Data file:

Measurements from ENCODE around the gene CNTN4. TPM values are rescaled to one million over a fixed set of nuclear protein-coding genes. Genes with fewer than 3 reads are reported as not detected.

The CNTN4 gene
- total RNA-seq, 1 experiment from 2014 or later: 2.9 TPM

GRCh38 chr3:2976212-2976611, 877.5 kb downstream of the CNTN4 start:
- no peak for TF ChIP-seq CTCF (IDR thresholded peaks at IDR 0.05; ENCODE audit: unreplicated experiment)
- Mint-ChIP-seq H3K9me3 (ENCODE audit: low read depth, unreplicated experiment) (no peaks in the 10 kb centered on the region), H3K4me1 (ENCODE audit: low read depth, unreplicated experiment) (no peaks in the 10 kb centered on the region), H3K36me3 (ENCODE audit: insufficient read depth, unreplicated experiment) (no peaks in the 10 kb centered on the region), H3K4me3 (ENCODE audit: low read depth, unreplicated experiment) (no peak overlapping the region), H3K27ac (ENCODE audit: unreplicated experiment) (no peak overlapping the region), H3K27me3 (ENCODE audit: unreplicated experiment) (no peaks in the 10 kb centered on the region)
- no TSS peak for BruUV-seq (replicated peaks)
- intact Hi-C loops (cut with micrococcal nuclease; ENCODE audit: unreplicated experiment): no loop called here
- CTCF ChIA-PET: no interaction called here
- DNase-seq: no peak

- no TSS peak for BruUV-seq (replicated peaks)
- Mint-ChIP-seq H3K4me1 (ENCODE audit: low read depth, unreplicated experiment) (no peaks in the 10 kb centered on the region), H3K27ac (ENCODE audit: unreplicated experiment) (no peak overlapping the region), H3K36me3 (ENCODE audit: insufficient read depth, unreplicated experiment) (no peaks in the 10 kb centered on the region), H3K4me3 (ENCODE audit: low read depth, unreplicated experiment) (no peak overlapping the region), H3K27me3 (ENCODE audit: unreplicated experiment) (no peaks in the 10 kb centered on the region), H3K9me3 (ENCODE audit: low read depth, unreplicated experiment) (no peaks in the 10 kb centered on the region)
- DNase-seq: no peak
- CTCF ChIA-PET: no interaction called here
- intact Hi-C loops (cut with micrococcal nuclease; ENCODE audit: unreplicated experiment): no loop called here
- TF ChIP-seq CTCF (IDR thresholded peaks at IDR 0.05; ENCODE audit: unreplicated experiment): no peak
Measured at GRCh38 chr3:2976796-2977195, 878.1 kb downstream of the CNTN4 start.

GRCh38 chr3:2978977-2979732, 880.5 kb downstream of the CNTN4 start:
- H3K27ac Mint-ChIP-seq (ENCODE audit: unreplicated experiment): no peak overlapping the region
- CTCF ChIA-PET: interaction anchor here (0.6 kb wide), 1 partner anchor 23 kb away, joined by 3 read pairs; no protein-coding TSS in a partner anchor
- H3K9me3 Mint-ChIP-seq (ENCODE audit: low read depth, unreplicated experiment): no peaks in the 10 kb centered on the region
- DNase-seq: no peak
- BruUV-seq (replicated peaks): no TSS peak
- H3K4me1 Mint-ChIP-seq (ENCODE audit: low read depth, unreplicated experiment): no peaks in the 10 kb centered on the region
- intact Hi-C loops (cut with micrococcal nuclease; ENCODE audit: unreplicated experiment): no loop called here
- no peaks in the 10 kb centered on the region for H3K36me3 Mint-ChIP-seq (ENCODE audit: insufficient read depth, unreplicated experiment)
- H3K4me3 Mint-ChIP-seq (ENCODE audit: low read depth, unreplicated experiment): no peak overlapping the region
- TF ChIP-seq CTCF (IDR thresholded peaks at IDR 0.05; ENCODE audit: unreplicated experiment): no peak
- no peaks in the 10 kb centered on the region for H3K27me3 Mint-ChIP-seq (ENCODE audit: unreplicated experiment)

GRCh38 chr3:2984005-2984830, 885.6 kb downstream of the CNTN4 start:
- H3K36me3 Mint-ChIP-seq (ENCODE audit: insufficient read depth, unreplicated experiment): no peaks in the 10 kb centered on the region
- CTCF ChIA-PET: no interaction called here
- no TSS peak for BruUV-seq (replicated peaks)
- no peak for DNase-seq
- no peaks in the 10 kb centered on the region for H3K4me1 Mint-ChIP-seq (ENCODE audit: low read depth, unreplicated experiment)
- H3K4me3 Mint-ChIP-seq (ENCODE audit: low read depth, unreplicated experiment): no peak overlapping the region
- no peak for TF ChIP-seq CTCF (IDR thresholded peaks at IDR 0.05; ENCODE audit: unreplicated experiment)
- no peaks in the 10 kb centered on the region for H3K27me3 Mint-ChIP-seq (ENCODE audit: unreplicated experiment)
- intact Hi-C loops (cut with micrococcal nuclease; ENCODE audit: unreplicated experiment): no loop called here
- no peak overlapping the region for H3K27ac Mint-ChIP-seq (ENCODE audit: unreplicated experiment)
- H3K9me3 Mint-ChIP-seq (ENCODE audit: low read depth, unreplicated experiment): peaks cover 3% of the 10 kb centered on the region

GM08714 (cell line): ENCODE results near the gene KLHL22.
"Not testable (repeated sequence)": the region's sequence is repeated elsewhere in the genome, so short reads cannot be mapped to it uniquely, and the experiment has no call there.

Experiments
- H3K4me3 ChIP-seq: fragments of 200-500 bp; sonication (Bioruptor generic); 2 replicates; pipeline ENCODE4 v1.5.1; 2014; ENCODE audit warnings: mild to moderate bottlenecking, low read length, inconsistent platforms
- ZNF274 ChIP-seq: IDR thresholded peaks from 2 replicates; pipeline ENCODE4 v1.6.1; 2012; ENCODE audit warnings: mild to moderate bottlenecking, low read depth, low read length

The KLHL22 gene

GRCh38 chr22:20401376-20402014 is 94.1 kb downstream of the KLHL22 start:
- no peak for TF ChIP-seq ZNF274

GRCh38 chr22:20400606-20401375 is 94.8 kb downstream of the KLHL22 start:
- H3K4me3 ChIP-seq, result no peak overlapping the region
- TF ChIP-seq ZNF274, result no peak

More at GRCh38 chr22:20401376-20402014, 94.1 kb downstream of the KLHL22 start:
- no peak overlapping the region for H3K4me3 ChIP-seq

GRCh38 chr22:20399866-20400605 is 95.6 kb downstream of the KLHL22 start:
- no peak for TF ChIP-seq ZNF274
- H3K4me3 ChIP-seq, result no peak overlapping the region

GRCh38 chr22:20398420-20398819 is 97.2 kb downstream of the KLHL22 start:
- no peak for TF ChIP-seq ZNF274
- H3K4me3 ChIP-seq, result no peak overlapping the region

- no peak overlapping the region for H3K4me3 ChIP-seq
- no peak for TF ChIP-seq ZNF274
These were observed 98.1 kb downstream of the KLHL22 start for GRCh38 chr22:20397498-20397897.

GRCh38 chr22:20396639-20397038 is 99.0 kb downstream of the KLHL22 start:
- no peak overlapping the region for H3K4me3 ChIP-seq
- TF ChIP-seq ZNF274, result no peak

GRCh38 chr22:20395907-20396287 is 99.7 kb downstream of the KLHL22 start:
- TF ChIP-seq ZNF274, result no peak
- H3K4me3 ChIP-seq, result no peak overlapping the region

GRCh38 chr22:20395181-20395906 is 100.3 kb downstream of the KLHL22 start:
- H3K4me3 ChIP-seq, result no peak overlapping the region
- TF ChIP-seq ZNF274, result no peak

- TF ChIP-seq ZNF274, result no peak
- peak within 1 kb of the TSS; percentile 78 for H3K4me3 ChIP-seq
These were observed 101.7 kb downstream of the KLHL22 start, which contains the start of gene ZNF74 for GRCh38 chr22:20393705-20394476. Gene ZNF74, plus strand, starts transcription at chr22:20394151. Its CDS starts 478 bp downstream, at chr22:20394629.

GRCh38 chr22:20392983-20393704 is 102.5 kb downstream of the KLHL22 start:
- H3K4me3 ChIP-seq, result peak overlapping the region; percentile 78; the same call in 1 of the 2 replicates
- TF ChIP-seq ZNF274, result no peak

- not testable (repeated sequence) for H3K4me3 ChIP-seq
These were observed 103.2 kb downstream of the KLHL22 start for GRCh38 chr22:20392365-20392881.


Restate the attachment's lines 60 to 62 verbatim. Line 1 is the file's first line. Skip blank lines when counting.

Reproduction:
- H3K4me3 ChIP-seq, result no peak overlapping the region

- no peak overlapping the region for H3K4me3 ChIP-seq
- no peak for TF ChIP-seq ZNF274